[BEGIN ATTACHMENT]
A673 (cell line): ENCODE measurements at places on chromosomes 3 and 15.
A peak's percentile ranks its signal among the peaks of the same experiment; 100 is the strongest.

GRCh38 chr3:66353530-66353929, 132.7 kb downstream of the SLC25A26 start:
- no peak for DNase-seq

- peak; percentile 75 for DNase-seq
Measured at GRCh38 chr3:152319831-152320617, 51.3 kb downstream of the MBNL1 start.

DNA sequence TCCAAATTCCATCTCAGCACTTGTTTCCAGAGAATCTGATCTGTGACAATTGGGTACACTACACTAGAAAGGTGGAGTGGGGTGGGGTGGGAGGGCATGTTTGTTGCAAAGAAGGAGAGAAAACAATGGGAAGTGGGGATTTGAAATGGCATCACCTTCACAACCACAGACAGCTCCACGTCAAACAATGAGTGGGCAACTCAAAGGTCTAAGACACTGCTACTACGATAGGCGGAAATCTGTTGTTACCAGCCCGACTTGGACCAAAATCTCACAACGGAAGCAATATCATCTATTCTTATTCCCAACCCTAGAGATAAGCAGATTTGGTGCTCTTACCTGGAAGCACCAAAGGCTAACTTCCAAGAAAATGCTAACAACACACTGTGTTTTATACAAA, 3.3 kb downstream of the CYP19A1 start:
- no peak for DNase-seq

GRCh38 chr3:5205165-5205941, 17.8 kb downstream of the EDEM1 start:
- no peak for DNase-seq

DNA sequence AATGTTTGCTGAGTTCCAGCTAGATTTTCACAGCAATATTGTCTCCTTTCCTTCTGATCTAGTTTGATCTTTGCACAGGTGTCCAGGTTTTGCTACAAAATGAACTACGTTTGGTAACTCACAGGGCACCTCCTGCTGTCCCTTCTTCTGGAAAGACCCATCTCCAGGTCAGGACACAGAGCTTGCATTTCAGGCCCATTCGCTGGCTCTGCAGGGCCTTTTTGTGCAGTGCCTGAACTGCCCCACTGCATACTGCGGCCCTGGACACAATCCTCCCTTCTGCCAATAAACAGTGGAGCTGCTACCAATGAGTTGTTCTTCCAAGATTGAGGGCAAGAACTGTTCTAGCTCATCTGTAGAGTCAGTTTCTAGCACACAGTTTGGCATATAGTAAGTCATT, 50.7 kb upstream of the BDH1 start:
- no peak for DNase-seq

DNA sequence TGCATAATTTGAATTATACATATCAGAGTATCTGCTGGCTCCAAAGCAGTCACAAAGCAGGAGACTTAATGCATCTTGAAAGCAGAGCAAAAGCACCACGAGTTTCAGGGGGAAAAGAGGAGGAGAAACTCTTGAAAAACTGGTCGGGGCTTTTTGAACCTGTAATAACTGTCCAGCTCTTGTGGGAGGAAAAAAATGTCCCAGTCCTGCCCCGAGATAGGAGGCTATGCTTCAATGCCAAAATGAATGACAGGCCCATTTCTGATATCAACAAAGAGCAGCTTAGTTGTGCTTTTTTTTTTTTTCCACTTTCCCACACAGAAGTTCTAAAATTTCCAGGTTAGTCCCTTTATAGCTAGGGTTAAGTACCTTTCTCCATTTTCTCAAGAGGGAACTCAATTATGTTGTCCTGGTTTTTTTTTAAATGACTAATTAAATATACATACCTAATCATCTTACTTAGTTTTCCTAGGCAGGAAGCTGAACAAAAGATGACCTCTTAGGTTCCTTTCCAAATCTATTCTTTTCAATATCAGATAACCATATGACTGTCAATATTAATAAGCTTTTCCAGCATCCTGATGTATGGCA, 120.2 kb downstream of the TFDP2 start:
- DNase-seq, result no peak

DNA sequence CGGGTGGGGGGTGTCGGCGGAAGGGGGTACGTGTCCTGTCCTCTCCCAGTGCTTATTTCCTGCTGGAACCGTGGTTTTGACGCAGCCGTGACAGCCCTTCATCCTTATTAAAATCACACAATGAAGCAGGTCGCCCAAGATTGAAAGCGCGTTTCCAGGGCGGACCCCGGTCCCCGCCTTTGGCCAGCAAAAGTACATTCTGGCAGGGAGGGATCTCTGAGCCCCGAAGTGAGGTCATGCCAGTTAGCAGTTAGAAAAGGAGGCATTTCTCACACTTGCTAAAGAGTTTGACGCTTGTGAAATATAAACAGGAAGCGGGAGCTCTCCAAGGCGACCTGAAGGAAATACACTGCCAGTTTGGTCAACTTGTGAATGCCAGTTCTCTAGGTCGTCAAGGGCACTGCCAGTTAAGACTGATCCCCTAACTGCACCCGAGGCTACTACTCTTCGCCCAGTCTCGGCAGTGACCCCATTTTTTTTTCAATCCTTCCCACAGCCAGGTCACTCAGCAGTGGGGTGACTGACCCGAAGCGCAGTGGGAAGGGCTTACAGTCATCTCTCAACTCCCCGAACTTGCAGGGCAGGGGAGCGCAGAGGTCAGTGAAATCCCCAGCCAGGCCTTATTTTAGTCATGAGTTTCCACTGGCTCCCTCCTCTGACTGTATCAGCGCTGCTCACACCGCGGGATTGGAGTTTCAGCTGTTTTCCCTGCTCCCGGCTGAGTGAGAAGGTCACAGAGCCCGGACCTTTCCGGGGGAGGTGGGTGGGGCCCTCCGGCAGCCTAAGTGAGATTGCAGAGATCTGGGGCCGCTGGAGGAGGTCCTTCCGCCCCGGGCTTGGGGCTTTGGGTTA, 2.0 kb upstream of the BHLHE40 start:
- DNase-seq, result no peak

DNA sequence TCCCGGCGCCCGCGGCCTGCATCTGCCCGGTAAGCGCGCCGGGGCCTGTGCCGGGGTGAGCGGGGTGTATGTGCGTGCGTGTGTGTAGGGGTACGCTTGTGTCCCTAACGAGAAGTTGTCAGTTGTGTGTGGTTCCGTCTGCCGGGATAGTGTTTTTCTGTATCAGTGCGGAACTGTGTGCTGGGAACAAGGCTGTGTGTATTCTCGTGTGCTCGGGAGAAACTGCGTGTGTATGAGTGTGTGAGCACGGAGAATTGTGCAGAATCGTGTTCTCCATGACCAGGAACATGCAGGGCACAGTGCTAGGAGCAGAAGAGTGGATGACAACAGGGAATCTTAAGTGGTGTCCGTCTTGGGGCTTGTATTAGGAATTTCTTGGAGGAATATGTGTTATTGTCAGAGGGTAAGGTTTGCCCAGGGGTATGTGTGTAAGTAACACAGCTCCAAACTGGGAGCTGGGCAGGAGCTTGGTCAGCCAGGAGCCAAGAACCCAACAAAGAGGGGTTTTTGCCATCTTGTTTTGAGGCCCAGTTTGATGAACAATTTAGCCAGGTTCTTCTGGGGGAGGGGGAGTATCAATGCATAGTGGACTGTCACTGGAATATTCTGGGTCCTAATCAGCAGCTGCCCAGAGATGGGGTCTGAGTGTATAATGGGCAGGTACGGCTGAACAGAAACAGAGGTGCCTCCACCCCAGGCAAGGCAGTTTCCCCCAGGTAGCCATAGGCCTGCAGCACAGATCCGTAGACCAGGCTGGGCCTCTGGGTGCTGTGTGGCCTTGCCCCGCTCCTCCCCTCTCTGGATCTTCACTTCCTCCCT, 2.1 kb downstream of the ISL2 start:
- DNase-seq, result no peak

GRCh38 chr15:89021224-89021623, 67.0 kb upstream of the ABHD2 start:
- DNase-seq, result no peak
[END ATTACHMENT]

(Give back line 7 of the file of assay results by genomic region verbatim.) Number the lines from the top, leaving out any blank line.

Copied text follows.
DNA sequence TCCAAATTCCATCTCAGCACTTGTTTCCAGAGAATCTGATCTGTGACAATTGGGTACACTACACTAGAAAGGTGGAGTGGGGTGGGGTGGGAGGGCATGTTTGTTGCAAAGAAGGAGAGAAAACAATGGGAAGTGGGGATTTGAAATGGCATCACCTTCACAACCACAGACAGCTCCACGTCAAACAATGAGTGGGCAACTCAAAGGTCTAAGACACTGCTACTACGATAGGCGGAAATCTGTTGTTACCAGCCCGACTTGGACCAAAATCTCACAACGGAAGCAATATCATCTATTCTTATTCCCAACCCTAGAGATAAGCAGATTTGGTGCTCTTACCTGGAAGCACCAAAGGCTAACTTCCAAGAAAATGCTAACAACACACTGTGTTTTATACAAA, 3.3 kb downstream of the CYP19A1 start: